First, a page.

What about people whose professions put them in a position to get privileged information, and then violate that privilege by making it available to people who profit from it in the investment markets?
That's a different story. That isn't a victimless crime.
Companies that have access to sensitive information — such as law firms, accounting firms, and investment banks — have rules about such things. They usually require their employees to sign secrecy agreements. They are even in a position to sue former employees who have violated their oaths.
After all, it's bad for business to become known as a company that can't keep a secret. (Look at the CIA.)
And that's the real point. If someone uses a business secret for special gain, the injured party isn't an investor rolling down a tilted playing field. The victim is the company whose employee has violated his contract. And the company is free to press charges for breach of contract.
So why do we need SEC storm troopers to regulate what insiders do?
One way the government witch-hunters attempt to get the public riled up is to call attention to the obscene profits of the witches who are being hunted. It's assumed that inside information is a license to print money.
Unfortunately, the SEC doesn't publish statistics showing the number of times that "inside information" didn't pay off. They're too busy making pitches for a bigger prosecuting staff.
Although we'll never know, I suspect that more money has been lost with inside information than gained. Many times in my investment career, someone gave me information from a special source — none of which ever proved to be worth anything.
My favorite example was the head of the precious metals department at Switzerland's biggest bank, who in 1970 guaranteed to a friend of mine that gold would never go above $40. Asked how he could be so sure, he said, "Because we control the market." (Gold reached $800 in 1980.)
There are newsletters devoted solely to tracking the (legal) transactions of company officials dealing in the stocks of their own companies. If insiders know something we ought to know, those newsletters ought to be racking up outrageous profits for their subscribers. But somehow they seem to be in the same slow-pitch league where we mere mortals play.
Most likely, the Martha Stewart matter will lead to new Congressional investigations, at which crusading senators will make Joe McCarthy look like Mother Theresa. Then they'll point with pride to some new laws, to be added to the tens of thousands of regulations that currently weigh down the investment markets.
The net result of all this will be less efficient markets, higher costs in trading and investing, wider bid-ask spreads, higher costs for legal insurance, and the suppression of information that's available now. But none of these costs will come with a tag attached saying, "Necessary because of insider trading prosecutions."
The government can't protect your investments any more than it can win a War on Drugs or a War on Poverty. Government doesn't deliver on any promise, and you should never rely on it to protect you.
Victims & Politicians
The crusaders are always on the lookout for a new class of victims — for whose protection new legislation will be urgently needed. Victims have already included blacks, women, homosexuals, tenants, borrowers, employees, handicapped people, politicians, and more.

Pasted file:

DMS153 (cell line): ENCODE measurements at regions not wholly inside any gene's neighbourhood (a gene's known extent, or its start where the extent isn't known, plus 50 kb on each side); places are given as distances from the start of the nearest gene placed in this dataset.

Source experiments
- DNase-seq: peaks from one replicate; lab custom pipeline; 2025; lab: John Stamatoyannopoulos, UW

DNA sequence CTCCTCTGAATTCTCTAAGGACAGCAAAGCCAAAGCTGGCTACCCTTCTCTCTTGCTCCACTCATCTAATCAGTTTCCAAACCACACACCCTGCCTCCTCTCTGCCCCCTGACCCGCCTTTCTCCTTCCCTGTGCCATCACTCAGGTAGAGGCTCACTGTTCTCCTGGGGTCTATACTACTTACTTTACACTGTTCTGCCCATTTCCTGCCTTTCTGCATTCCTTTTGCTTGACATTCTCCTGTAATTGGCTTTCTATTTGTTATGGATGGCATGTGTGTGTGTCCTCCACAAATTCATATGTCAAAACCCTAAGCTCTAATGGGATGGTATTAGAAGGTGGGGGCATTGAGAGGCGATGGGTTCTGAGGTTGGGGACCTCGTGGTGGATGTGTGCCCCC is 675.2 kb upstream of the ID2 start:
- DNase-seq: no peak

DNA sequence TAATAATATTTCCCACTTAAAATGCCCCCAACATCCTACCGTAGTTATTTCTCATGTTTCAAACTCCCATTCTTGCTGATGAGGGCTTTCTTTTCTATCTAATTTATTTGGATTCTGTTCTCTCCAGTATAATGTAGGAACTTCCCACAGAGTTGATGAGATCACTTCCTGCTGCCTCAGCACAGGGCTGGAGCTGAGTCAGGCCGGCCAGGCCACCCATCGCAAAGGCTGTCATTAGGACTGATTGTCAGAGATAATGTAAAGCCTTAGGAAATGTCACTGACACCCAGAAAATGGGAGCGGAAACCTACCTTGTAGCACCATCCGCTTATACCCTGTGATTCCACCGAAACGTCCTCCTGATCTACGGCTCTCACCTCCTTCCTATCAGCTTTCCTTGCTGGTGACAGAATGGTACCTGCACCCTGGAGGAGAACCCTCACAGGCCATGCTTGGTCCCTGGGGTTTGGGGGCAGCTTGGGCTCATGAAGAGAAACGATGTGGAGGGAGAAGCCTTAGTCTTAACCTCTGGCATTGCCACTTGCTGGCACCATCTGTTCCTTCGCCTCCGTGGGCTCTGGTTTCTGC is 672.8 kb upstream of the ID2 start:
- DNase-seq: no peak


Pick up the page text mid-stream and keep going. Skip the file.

The newest victim is the investor who is being denied his rights under the 37th Amendment, to wit: "No investment exchange, dealer, or broker shall deny a level playing field to any investor."
After all, a lone investor is helpless. How can one person by himself hope to compete with the insiders of this world?
Actually, that's one reason we have mutual funds pension funds, commodity pools, limited partnerships, money managers, financial broadcasting, and investment newsletters. All these entities offer professional help to investors.
If someone loses money continually in the investment markets, it isn't because there are insiders, arbitrageurs, market-making specialists, floor traders, scalpers, raiders, or other bogeymen. He loses money because he isn't a competent investor. He loses because he risks too much of his money in one type of investment, or because he blindly follows the fads, or because he arrogantly thinks he's smarter than everyone else and can't lose.
No matter what laws are passed, he'll continue to lose money until he learns to be a better investor or he delegates the job to someone more competent.
But to some investors that just doesn't seem fair. In fact, too many investors have the entitlement mentality of welfare recipients . . .
In truth, you have no more right to these things than you have a right to earn $200,000 a year — or a right to be loved — or a right to live at the expense of anyone else.
We live in an uncertain world. If you're going to invest or speculate, you face numerous risks. No one can eliminate those risks, either by superior knowledge or by using the force of government.
No one owes you anything.
If you lose money — for whatever reason — that's your problem. Don't go whining to the government when the risks cause problems.
You can wish that government would eliminate risks, but the truth is that it won't.
If you can't diversify your investments enough to make them safe, keep your money in Treasury bills or some other low-risk place.
But don't expect people in the investment markets to devote their lives to giving you profits.